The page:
FSD beta 10 Controversy, China Power Shortages, Huawei Selling Cars - SAI Newsletter 38
Some admin stuff up top today since I’d forgotten to mention them in the last couple of newsletters. It’s a chance for me to tell you about some events that I will be participating in over the next several weeks. First off is the China Institute Executive Summit 2021 – ‘The View from China’ online conference. It’s a terrific organization that’s based in NYC that has very informative programs for folks looking to better understand and learn more about China, its culture, food, people, and of course commerce. This will be a 2-day online conference on October 13-14 from 8-10:30am EST with an in-person reception scheduled for October 14, 5:30pm EST in NYC. I will be a panelist specifically for the ‘On Investing in China: Who will be the next tech Unicorns?’ panel on October 14th, 9:30am EST but I encourage all of you who are curious about China to virtually attend any other panel that seems interesting, and there are quite a few IMHO. For those interested in checking out the agenda or signing up for the event, you can click here. One thing that I thought was pretty cool that I’d like to share: - My interview on CNBC. I was asked about a number of different topics but they decided only to post my response about the chip shortage and China EV Inc.’s global ambitions. It’s a couple of weeks old now since I forgot to link it last week. Lei and I are also looking to try some different things out with our pod that I think will be pretty exciting. I am really looking forward to what the future holds with the pod and a few other projects we have in the works here as well. EVs & More will be hosted on Twitter Spaces as per the usual on Thursday – 9pm EST. We will post the topics later this week on Twitter so if you’re free please drop in or better yet, come with some questions or comments. TESLA NEWS - No defiant tones from Elon as he speaks at the World Internet Conference this week. As a matter of fact, he sounds downright conciliatory. I’d also mentioned in a note earlier this week that Elon isn’t very likely to boast about FSD’s capabilities here on social media either. He doesn’t want his customers doing anything crazy and/or knows that any crazy videos or worse yet, semi-serious accidents wouldn’t play to the audience here. Not the ones he needs on his side anyway. Also, the all-important September sales numbers will come out in a couple of weeks for Tesla so we shall see if they are really backloading domestic demand as they say they are or if it’s a smokescreen for weak demand. One thing seems certain, there does seem to be weakness in demand for the MIC Model 3, and Tesla’s going to need both the Model Y & 3 (saying selling at a 2:1 ratio) to be strong since there aren’t any new products scheduled to be launched in 2022 globally while their competitors will seemingly launch new products every other week in 2022. - A deep dive on Tesla FSD beta that should explain to you why it needs more monitoring. The thing I think about most when I read this is how things are when I am walking around in China. As a pedestrian, things are coming at me in ALL directions. They could be delivery people, cars, bicycles, mopeds, buses, whatever. Now, if those people aren’t attentive no matter what defensive maneuver I make, I could still get hit. But this isn’t about me. This is about the two kids I have and how I ALWAYS have to remind them to look both ways, keep their heads on a swivel, and yield to anything that looks like it wants to run them over. Now, let’s assume that most beta testers are very diligent which is VERY likely. Unfortunately, it only takes one of them to be careless or as the article states, to trust FSD to make the right move. This isn’t a social media app that limits the number of users artificially to build up excitement about it, it’s a car that could do a lot of damage to things and people if pointed in the wrong direction. I think where the article states that we as bystanders don’t opt-in to being beta testers like the drivers do hits home for me. I have no idea why the NHTSA isn’t more proactive on regulating this. I am all for more pilots and more testing so that more data can be collected making these vehicles generally better at driving themselves but we are still clearly a ways from any vehicle that can navigate US roads (let alone Chinese) without any type of active participation. BTW, I think it’s absolutely hilarious (but not surprising) that friend of Sino Auto Insights Taylor Ogan is cited in the article and (maybe?) inadvertently got the Tesla STANs all fired up!. He does yeoman’s work going back and forth with them and does NOT back down. I too think it’s important to call stuff out, good or bad so that there are still some objective voices in between all the loud voices divided among the STANs and the FUDsters. Taylor – you keep doing you brah. IN THE NEWS - China power shortages. BIG F’N DEAL. Analysts are still chasing quarter to quarter numbers. In my opinion, it could be these power shortages that knock the EV sector off stride. Let’s not forget that it’s starting to get cold in Dongbei (aka the Northeast) so electricity will be needed to heat those homes there. Next, the BJ Winter Olympics are right around the corner so you better believe that BJ will want to control the pollution so that there aren’t too many shots of the country blanketed in smog. A tough spot to be in with no real end in sight yet. Also, this isn’t just a worry for the auto sector since it could cause a slowdown in the entire economy. And we know it’ll take some effort and time to get it back into >5-6% growth mode. - Bytedance, the maker of TikTok (Douyin in China) has decided they’re getting into vehicle cloud services. In phase one of their strategy, Bytedance will try to launch and expand its cloud service portfolio into V2X & autonomous driving. This is a pretty intriguing development since Bytedance obviously doesn’t think it’s enough to be one of the largest, badass social media platforms on the planet, they have grander ambitions and want to compete with the Chinese tech giants for the title of largest in China and likely a bit later, the world. Their capabilities and ability to raise capital automatically make them formidable which should intimidate some of the more traditional players. Their capabilities could also raise red flags should they decide to use those superpowers outside of China. In any case, if it wasn’t already a seller’s market, the hunt for developer talent in China that has automotive experience must be pretty cutthroat. - Huawei is leaning into car sales to make up for declining mobile handset sales. The first brand they partnered with, Seres got a boost in YoY sales due to Huawei’s cooperation selling through its online and offline retail channels. Arcfox is looking for a similar boost but as of this week hasn’t finalized the cooperation structure just YET. My take is that it’s imminent. Arcfox and Seres also happen to be two OEMs that are using Huawei’s HW/SW Smart Car solution so there’s something in it for Huawei as well. I am not so sure I’d feel very comfortable selling cars alongside a major competitor especially if Huawei salespeople are emphasizing their system rather than my vehicle’s virtues but if either of these companies were able to sell their vehicles on their own, they wouldn’t have to explore alternate sales channels with Huawei now would they? - Neta headed to the EU in early 2022 with a smart sedan. Originally previewed at Auto Shanghai 2021 in April and re-visited at the World Internet Conference going on as we speak, the Neta S is also equipped with Huawei smart, connected tech and will include LiDAR. No pricing has been announced but we can expect it in the EU likely by late 2022 after its domestic launch. - Autonomous vehicles need to be zero emissions in California by 2030. If we are keeping score, Governor Newsom has banned the sale of petrol & diesel-fueled commercial vehicles by 2045, passenger vehicles by 2035, and now autonomous vehicles by 2030. Since he banned the sale of ICE passenger vehicles, 15 other states have passed similar laws. As California goes as the US goes. In the past, automakers would typically adopt whatever policies California enacts, normally the most stringent in the US, for all of the cars they manufacture since it doesn’t make much sense to build a set of vehicles for California and another for the rest of the US. Autonomous vehicles are a rounding error sales-wise currently but as I’d mentioned in the post just above. If pricing can get <$40K, I see a boom in the sale in order to get more vehicles hoovering up more data and pulling in the timeframe on the commercial viability of L4 robotaxis. GET SMARTER - Promising startups raising the stakes for radar, one of the oldest perception technologies, on autonomous vehicles by improving resolution. Unless we are firmly placed in the Tesla camp of vision ONLY autonomous systems then we can all agree that most other autonomous systems will consist of radar, LiDAR, and cameras, with the quantities and combinations of each differing depending on quality along with each AV company’s specific philosophy on redundancy. Radar has been around for almost 100 years and it's used because it’s cheap and good at seeing ‘things’ just not quite good enough to identify specifically what those ‘things’ are. There are startups that are looking to change that as evidenced in the article. When combined with the constantly improving capabilities of cameras due to their ubiquity in mobile phones & LiDAR pricing finally on the downward slope, we could begin to see the prices of robotaxis shrink sooner than later. Currently, the cheapest robotaxi comes from the Baidu + Arcfox mashup which they’ve priced at $75K for the China market ONLY. That likely means that we could get to <$40K within 5 years. This in turn would probably mean more robotaxis being deployed via pilots creating a virtuous cycle that would get closer and closer to robotaxis being real. TRENDING ON SOCIAL MEDIA - Geely is getting into the mobile handset business. This has actually been a pretty busy week for Geely since they’ve also announced the SPAC IPO of Polestar, a target of 5K battery swapping stations globally by 2025, and launched some satellites into orbit. As if that wasn’t enough, Li Shufu wants to design and manufacture mobile phones now! In previous newsletters, I’d already alluded to my concern that Geely was trying to do too much and that the outcome of all of it may not be what they were thinking, well they’ve added another business venture to their already crowded portfolio. Li Shufu or as western media know him as – Eric Li, seems quite envious about the amount of press (and valuations) that his tech counterparts and their companies receive so perhaps this is his way to get more attention? Maybe Geely will find it easier going from cars -> mobile phones than Apple has moving from mobile phones -> cars? - A closer look at the Three Main Chinese smart EV startups – Li Auto, NIO, and XPeng. I had a chance to answer a few questions for Mark Andrews for his article that highlights China’s current Big Three. These also happen to be the same three companies whose ADRs trade on US exchanges so they get a disproportionate amount of global attention each month and quarter which isn’t likely to change much in the near term, especially now that the foreign IPO route is seemingly shuttered for any Chinese EV started that hasn’t gone public yet. Mark does a good job of articulating the differences in market positioning for each of them and how they plan to tackle the future and European expansion. For those not familiar with these three companies, I invite you to spend a few minutes educating yourselves. JUST THE NUMBERS - 5,000. That’s how many battery swapping stations Geely plans to have worldwide by 2025. These are targeted at fleet vehicles, which makes a ton of sense as long as they can get enough vehicles sold and/or OEMs signed up to their platform to keep utilization rates high. With this announcement, it seems that GEELY is quite confident keeping utilization rates high at these stations will be quite easy. - 11K. That’s how many jobs the just announced campuses being built in Tennessee & Kentucky will create. The combined investment from Ford & SK Innovation will be $11.4B. One factory will build the batteries that will supply the other factory that will build the F-150 Lightning. Ford’s share of the investment is about $7B which is the largest check that Ford has ever written for a manufacturing facility. This facility is going to be HUGE too taking up an estimated 6 miles. This is a completely baller move by Ford and apes anything that GM has announced. How’s that for Ford & CEO Jim Farley making a splash!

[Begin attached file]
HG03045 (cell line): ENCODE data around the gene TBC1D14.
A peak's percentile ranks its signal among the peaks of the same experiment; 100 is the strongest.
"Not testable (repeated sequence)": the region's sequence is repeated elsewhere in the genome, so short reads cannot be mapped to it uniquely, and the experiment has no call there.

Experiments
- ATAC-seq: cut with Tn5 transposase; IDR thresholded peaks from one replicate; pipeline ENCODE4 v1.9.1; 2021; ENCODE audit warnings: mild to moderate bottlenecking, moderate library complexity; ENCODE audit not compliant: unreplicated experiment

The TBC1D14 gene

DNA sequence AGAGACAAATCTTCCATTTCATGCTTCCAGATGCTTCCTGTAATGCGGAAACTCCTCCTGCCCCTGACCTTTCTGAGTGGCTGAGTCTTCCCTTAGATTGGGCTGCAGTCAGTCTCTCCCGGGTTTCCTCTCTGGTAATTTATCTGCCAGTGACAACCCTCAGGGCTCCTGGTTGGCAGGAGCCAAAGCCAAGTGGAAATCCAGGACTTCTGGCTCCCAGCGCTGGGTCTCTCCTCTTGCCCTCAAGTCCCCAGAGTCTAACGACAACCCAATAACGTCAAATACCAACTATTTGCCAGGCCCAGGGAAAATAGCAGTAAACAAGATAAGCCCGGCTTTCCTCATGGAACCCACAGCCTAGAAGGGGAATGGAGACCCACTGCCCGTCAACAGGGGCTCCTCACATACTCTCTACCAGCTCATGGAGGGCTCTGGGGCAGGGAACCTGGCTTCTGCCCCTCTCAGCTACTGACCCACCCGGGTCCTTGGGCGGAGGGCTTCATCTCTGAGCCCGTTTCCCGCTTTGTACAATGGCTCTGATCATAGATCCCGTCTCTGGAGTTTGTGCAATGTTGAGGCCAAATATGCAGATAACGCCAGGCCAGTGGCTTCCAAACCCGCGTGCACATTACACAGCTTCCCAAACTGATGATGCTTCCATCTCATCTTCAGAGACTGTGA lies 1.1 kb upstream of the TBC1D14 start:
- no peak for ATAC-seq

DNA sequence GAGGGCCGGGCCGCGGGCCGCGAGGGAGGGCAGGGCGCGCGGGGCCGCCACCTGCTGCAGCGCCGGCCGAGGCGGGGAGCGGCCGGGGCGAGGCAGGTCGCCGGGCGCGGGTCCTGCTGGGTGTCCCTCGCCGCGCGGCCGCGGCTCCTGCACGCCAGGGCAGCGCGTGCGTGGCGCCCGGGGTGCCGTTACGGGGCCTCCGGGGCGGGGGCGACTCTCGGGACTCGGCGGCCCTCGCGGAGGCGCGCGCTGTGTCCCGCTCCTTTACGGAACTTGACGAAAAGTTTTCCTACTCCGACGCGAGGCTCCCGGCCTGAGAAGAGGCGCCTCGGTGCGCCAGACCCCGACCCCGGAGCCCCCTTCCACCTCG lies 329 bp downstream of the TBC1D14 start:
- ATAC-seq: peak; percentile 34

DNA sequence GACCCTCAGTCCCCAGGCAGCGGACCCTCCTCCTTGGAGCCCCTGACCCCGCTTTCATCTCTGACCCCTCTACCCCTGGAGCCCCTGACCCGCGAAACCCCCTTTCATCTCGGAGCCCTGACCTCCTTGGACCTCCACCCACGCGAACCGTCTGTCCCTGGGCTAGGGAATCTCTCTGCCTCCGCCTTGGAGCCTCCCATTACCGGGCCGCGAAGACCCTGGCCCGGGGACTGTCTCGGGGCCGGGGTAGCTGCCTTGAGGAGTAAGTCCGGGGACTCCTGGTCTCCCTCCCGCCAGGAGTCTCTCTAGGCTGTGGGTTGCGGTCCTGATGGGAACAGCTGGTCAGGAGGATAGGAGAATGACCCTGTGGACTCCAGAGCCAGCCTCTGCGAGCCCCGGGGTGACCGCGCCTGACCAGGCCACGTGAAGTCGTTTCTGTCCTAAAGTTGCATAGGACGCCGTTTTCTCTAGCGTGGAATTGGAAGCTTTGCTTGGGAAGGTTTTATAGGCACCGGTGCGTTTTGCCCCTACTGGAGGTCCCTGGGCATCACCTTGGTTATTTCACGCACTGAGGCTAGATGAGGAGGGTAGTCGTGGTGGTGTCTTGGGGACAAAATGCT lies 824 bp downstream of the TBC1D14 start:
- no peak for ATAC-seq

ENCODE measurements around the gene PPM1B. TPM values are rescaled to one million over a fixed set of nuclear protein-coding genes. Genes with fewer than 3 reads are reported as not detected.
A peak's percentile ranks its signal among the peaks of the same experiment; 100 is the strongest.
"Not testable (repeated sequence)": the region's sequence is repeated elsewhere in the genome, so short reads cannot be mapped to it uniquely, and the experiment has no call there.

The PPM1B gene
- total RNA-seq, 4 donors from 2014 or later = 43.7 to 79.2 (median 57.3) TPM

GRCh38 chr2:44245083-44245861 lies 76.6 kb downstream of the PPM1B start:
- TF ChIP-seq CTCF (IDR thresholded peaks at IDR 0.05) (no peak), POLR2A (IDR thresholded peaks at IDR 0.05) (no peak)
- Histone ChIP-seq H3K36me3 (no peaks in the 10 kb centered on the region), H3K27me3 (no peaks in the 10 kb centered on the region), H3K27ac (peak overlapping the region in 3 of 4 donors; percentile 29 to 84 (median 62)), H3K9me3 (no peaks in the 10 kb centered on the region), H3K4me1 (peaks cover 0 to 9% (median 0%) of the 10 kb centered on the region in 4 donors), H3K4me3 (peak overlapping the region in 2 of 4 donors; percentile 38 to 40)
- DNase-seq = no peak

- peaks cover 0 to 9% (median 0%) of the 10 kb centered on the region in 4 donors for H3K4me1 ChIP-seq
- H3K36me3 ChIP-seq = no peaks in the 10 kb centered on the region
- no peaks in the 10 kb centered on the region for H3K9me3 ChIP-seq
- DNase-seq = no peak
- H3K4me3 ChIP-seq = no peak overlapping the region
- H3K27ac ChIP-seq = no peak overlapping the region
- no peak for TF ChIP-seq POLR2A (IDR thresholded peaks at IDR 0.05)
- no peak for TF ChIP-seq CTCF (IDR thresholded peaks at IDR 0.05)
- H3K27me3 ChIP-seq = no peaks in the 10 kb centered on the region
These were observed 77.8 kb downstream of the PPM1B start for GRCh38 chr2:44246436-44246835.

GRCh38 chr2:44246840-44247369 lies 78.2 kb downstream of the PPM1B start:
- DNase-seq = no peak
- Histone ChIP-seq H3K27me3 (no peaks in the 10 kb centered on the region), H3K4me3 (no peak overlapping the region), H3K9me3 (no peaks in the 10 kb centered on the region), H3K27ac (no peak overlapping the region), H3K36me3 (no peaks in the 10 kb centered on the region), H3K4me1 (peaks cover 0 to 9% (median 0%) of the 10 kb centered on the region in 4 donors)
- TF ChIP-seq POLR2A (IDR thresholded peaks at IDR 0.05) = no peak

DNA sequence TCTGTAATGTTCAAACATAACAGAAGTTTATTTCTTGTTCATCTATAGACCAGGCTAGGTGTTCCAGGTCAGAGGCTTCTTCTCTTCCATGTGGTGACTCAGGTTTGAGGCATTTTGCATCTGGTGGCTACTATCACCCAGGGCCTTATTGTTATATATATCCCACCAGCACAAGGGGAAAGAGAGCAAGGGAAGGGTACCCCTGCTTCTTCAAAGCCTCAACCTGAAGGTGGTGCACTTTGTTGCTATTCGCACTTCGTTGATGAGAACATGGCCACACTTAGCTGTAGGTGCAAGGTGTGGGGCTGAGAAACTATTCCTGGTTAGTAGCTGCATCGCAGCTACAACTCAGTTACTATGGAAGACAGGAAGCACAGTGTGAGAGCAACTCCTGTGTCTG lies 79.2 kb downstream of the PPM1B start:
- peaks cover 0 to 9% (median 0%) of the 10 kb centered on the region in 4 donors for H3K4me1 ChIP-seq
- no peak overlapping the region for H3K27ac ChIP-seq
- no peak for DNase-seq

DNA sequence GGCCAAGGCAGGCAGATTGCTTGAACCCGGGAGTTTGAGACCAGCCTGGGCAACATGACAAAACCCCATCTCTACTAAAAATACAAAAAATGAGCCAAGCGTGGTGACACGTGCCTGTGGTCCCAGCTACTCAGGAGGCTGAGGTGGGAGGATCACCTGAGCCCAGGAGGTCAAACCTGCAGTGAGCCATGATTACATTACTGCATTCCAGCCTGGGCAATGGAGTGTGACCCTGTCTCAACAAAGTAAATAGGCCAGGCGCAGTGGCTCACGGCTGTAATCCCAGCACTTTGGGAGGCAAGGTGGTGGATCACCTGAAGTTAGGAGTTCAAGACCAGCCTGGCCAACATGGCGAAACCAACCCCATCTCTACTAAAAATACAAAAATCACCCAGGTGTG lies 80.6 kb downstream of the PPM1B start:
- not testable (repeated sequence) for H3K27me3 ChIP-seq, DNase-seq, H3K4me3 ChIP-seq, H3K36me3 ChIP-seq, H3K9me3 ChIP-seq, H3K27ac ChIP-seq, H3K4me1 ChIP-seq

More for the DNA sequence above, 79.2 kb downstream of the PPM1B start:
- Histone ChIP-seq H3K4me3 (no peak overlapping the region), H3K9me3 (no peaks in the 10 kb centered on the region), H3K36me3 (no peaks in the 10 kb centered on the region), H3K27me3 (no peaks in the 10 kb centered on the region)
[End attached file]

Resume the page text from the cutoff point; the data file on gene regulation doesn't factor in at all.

—— This weekly newsletter is a collection of articles we feel best reflect the happenings of the week or important trends that have effects on the automotive and mobility sectors here and in the US, we also provide a point of view that we hope educates and sparks debate. The Sino Auto Insights
Sino Auto Insights is a Beijing, China-based market research and advisory firm that specializes in assisting companies analyze, strategize, and develop products and services that will shape the future of mobility and transportation. Members of our team have experience working in Detroit, Silicon Valley as well as here in China across multiple sectors and functions as entrepreneurs as well as working at larger companies like Apple, Google, Amazon, GM and FCA, and many others.